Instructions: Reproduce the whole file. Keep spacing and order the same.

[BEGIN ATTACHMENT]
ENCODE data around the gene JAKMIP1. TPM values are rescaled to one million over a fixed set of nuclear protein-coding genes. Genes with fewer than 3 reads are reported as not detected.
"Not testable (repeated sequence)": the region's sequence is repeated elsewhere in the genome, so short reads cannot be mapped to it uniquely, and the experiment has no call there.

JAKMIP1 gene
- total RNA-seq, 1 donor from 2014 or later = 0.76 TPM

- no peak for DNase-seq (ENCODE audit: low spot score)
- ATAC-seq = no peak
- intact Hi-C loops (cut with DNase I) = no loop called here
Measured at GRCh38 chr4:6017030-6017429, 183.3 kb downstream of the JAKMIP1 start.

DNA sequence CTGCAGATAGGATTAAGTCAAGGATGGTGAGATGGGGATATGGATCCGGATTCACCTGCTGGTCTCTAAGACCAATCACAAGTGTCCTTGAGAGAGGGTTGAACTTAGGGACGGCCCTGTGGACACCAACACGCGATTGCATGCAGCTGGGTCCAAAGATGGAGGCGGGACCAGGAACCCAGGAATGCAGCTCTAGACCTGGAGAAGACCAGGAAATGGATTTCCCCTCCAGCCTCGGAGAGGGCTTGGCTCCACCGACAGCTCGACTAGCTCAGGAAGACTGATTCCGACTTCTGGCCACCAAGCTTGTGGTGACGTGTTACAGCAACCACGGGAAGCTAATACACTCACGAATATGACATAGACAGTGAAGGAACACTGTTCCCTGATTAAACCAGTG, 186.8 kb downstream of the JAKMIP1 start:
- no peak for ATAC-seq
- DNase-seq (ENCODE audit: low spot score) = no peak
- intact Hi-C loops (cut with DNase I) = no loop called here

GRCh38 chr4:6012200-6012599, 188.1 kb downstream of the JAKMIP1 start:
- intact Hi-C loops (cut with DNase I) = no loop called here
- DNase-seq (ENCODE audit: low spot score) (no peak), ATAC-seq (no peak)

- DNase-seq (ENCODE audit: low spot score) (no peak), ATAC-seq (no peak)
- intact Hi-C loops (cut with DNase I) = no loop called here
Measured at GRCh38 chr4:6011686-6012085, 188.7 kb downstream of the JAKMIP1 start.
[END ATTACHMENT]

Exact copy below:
ENCODE data around the gene JAKMIP1. TPM values are rescaled to one million over a fixed set of nuclear protein-coding genes. Genes with fewer than 3 reads are reported as not detected.
"Not testable (repeated sequence)": the region's sequence is repeated elsewhere in the genome, so short reads cannot be mapped to it uniquely, and the experiment has no call there.

JAKMIP1 gene
- total RNA-seq, 1 donor from 2014 or later = 0.76 TPM

- no peak for DNase-seq (ENCODE audit: low spot score)
- ATAC-seq = no peak
- intact Hi-C loops (cut with DNase I) = no loop called here
Measured at GRCh38 chr4:6017030-6017429, 183.3 kb downstream of the JAKMIP1 start.

DNA sequence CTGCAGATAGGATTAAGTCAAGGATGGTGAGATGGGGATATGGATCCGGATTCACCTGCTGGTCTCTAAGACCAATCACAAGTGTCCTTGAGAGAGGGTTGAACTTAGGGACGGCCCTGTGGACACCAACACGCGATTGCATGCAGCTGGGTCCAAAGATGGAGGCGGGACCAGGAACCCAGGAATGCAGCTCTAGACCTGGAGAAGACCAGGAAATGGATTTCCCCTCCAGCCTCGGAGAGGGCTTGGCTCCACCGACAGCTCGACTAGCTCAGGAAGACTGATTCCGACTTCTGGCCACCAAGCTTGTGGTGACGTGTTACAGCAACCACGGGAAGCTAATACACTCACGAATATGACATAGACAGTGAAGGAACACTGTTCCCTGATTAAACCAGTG, 186.8 kb downstream of the JAKMIP1 start:
- no peak for ATAC-seq
- DNase-seq (ENCODE audit: low spot score) = no peak
- intact Hi-C loops (cut with DNase I) = no loop called here

GRCh38 chr4:6012200-6012599, 188.1 kb downstream of the JAKMIP1 start:
- intact Hi-C loops (cut with DNase I) = no loop called here
- DNase-seq (ENCODE audit: low spot score) (no peak), ATAC-seq (no peak)

- DNase-seq (ENCODE audit: low spot score) (no peak), ATAC-seq (no peak)
- intact Hi-C loops (cut with DNase I) = no loop called here
Measured at GRCh38 chr4:6011686-6012085, 188.7 kb downstream of the JAKMIP1 start.